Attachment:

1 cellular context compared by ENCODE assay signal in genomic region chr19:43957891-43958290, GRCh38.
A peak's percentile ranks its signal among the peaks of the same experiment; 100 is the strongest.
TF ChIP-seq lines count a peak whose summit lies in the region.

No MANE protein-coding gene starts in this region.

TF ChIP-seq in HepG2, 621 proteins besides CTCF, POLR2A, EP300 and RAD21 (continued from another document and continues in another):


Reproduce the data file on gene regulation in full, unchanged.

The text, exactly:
1 cellular context compared by ENCODE assay signal in genomic region chr19:43957891-43958290, GRCh38.
A peak's percentile ranks its signal among the peaks of the same experiment; 100 is the strongest.
TF ChIP-seq lines count a peak whose summit lies in the region.

No MANE protein-coding gene starts in this region.

TF ChIP-seq in HepG2, 621 proteins besides CTCF, POLR2A, EP300 and RAD21 (continued from another document and continues in another):